APT28 Hacking Collective Targets Ukraine with MASEPIE Malware – CERT-UA Issues Security Alert

Written by Andrew Doyle

December 29, 2023

APT28 Hacking Collective Targets Ukraine with MASEPIE Malware – Ukraine’s CERT-UA Issues Security Alert

The Computer Emergency Response Team (CERT) of Ukraine has issued a warning regarding a recent phishing campaign. The threat actor behind this attack is the Russian military hacker group APT28, also known as Fancy Bear or Strontium.

The APT28 hacking collective is a state-sponsored hacking group from Russia that specializes in targeting government entities, businesses, universities, research institutes, and think tanks in Western countries and NATO organizations.

They are known to utilize phishing campaigns and exploit vulnerabilities in commonly used software, including zero-day vulnerabilities.

Modus Operandi of APT28’s MASEPIE Malware Campaign

From December 15 to 25, 2023, Ukraine experienced a targeted phishing campaign. The attackers sent phishing emails to individuals, urging them to click on a link under the pretense of accessing an important document.

However, these links redirected victims to malicious websites that utilized JavaScript. This malicious script dropped a Windows shortcut file (LNK), which then launched PowerShell commands. These commands triggered a chain of infection for a newly discovered Python malware downloader known as ‘MASEPIE.’

MASEPIE Malware Modifies Windows Registry and Downloads Additional Malware

To establish persistence on the infected device, MASEPIE modifies the Windows Registry and adds a LNK file with a deceptive name (‘SystemUpdate.lnk’) to the Windows Startup folder.

According to CERT-UA#8399 alert, the malware’s primary role is to download additional malware on the infected device and steal data.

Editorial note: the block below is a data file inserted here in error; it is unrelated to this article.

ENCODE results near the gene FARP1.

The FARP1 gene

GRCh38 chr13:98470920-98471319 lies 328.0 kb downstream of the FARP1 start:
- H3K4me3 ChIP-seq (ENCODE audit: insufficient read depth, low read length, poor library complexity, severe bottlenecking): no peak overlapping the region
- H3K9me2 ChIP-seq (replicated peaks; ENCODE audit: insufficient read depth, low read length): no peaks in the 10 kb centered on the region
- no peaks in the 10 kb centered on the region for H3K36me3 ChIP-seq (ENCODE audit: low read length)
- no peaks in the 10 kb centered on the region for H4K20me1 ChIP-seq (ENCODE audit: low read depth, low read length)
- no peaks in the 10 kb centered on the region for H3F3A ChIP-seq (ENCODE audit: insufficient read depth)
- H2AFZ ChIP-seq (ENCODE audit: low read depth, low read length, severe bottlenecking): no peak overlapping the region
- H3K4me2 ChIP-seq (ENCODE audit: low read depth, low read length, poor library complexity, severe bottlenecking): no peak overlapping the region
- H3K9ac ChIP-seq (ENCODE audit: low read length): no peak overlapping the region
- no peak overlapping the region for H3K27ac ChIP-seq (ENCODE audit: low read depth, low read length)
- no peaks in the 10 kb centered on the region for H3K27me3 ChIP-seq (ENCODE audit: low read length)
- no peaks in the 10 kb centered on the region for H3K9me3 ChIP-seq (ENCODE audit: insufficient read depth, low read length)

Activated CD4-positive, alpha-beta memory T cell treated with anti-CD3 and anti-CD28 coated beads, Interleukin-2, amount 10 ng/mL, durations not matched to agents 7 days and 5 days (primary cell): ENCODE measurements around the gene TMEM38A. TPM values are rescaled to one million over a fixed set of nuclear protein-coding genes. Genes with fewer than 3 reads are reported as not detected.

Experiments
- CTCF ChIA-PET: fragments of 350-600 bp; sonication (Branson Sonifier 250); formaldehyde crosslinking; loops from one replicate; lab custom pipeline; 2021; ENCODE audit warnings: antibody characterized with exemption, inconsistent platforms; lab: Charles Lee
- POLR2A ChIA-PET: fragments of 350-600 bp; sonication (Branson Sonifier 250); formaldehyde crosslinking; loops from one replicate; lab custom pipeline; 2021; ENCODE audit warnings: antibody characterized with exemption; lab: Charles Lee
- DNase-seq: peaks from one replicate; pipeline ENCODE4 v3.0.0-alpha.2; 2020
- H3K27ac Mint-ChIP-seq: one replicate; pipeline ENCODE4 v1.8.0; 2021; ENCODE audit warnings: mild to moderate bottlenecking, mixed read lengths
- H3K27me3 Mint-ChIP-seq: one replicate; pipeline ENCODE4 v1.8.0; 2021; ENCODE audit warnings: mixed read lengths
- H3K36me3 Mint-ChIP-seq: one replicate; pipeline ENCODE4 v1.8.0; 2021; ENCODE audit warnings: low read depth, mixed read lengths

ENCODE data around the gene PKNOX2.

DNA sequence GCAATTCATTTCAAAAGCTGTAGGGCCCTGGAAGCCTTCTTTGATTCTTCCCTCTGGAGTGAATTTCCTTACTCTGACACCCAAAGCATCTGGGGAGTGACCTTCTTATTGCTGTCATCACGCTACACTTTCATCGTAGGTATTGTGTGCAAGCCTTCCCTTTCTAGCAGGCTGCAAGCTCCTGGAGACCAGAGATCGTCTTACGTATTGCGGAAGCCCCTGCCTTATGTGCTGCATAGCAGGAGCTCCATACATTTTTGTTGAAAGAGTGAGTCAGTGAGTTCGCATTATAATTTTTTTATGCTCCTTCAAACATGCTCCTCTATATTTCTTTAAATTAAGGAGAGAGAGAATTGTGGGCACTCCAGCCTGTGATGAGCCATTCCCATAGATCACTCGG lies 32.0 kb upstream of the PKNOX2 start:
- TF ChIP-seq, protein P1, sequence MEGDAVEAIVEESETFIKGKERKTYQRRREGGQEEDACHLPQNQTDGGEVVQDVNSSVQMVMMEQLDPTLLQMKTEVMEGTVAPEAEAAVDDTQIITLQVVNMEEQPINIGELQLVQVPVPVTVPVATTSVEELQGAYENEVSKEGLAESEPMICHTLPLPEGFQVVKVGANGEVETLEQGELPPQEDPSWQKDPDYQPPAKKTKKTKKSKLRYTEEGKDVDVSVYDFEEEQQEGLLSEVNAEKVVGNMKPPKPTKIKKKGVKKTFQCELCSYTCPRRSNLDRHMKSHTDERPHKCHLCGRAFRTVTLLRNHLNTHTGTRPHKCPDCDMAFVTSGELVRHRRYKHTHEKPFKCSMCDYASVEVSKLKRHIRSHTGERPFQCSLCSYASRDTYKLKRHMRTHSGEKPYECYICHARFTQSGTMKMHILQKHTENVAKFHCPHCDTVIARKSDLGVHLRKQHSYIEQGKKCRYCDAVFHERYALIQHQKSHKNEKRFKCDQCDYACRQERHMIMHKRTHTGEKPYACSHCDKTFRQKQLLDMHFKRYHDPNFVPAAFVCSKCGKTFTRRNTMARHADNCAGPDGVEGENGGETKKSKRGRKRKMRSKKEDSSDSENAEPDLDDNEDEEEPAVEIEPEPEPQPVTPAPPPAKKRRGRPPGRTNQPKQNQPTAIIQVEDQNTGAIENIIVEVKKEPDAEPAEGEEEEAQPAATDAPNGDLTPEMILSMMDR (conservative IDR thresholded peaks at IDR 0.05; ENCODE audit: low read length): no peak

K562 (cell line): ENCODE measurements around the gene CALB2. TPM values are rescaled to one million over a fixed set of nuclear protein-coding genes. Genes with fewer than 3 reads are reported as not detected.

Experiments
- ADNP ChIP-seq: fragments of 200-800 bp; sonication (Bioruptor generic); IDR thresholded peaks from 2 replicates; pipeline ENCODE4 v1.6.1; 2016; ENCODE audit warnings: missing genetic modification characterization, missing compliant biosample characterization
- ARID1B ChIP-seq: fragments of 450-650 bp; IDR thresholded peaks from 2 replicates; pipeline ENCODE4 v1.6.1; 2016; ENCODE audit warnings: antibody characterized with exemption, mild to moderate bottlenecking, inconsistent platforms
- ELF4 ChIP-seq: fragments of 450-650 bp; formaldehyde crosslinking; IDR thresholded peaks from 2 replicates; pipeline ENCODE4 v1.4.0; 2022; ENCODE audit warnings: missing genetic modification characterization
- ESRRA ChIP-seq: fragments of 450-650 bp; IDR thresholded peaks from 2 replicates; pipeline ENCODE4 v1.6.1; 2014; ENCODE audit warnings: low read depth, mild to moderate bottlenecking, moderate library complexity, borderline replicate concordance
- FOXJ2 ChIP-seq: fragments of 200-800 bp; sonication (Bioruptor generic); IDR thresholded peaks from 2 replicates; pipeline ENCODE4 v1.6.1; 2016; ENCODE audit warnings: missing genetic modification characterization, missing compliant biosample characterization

MASEPIE Malware Modifies Windows Registry and Downloads Additional Malware

The Ukrainian CERT-UA also notes that APT28 used a collection of PowerShell scripts called ‘STEELHOOK’ to carry out data theft from web browsers based on Chrome. This activity is likely aimed at extracting sensitive information, including passwords, authentication cookies, and browsing history.

The OCEANMAP Backdoor Mantains Stealth and Evades Detection Using IMAP

The CERT-UA security alert also mentions that the attackers employ a C# backdoor tool known as ‘OCEANMAP.’ The backdoor is primarily used to execute base64-encoded commands through cmd.exe.

To maintain persistence on the compromised system, OCEANMAP backdoor creates a .URL file named ‘VMSearch.url’ in the Windows Startup folder.

To maintain stealth and avoid detection, OCEANMAP utilizes the Internet Message Access Protocol (IMAP) as a covert control channel. It receives discreet commands by storing them as email drafts containing the command itself, along with the username and operating system version.

After executing these commands, OCEANMAP backdoor stores the results in the inbox directory. This allows APT28 to retrieve the outcomes covertly and make any necessary adjustments to their attack strategy.

IMPACKET and SMBEXEC is Used for Reconnaissance and Lateral Movement

For network reconnaissance and lateral movement, the attackers employ additional tools such as IMPACKET, which is a collection of Python classes designed for working with network protocols. They also utilize SMBEXEC, which enables remote command execution.

The swift deployment of these tools on compromised systems within an hour of the initial compromise indicates a highly coordinated and rapid attack, as highlighted by Ukraine’s CERT.

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